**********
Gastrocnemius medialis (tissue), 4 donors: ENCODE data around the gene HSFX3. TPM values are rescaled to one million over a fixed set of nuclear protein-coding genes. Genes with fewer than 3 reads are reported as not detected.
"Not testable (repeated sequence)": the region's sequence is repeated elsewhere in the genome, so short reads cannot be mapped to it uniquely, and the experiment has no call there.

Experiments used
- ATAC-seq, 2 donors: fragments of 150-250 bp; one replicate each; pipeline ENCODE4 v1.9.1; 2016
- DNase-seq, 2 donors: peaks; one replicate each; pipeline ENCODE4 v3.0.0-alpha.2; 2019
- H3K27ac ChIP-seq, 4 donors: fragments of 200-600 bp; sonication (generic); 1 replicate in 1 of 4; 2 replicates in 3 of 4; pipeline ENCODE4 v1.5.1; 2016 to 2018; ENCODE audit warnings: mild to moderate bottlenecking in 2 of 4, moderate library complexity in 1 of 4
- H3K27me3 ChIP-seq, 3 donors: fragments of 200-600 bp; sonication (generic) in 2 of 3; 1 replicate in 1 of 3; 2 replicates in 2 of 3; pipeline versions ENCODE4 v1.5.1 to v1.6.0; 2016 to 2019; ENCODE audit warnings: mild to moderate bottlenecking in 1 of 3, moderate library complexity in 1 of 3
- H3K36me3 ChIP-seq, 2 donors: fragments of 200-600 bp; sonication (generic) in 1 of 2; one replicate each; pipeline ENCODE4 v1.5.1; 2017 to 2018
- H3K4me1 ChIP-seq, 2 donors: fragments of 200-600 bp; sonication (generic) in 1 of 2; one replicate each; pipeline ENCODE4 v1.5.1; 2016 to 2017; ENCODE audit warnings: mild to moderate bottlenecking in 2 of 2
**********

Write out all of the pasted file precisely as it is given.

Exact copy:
Gastrocnemius medialis (tissue), 4 donors: ENCODE data around the gene HSFX3. TPM values are rescaled to one million over a fixed set of nuclear protein-coding genes. Genes with fewer than 3 reads are reported as not detected.
"Not testable (repeated sequence)": the region's sequence is repeated elsewhere in the genome, so short reads cannot be mapped to it uniquely, and the experiment has no call there.

Experiments used
- ATAC-seq, 2 donors: fragments of 150-250 bp; one replicate each; pipeline ENCODE4 v1.9.1; 2016
- DNase-seq, 2 donors: peaks; one replicate each; pipeline ENCODE4 v3.0.0-alpha.2; 2019
- H3K27ac ChIP-seq, 4 donors: fragments of 200-600 bp; sonication (generic); 1 replicate in 1 of 4; 2 replicates in 3 of 4; pipeline ENCODE4 v1.5.1; 2016 to 2018; ENCODE audit warnings: mild to moderate bottlenecking in 2 of 4, moderate library complexity in 1 of 4
- H3K27me3 ChIP-seq, 3 donors: fragments of 200-600 bp; sonication (generic) in 2 of 3; 1 replicate in 1 of 3; 2 replicates in 2 of 3; pipeline versions ENCODE4 v1.5.1 to v1.6.0; 2016 to 2019; ENCODE audit warnings: mild to moderate bottlenecking in 1 of 3, moderate library complexity in 1 of 3
- H3K36me3 ChIP-seq, 2 donors: fragments of 200-600 bp; sonication (generic) in 1 of 2; one replicate each; pipeline ENCODE4 v1.5.1; 2017 to 2018
- H3K4me1 ChIP-seq, 2 donors: fragments of 200-600 bp; sonication (generic) in 1 of 2; one replicate each; pipeline ENCODE4 v1.5.1; 2016 to 2017; ENCODE audit warnings: mild to moderate bottlenecking in 2 of 2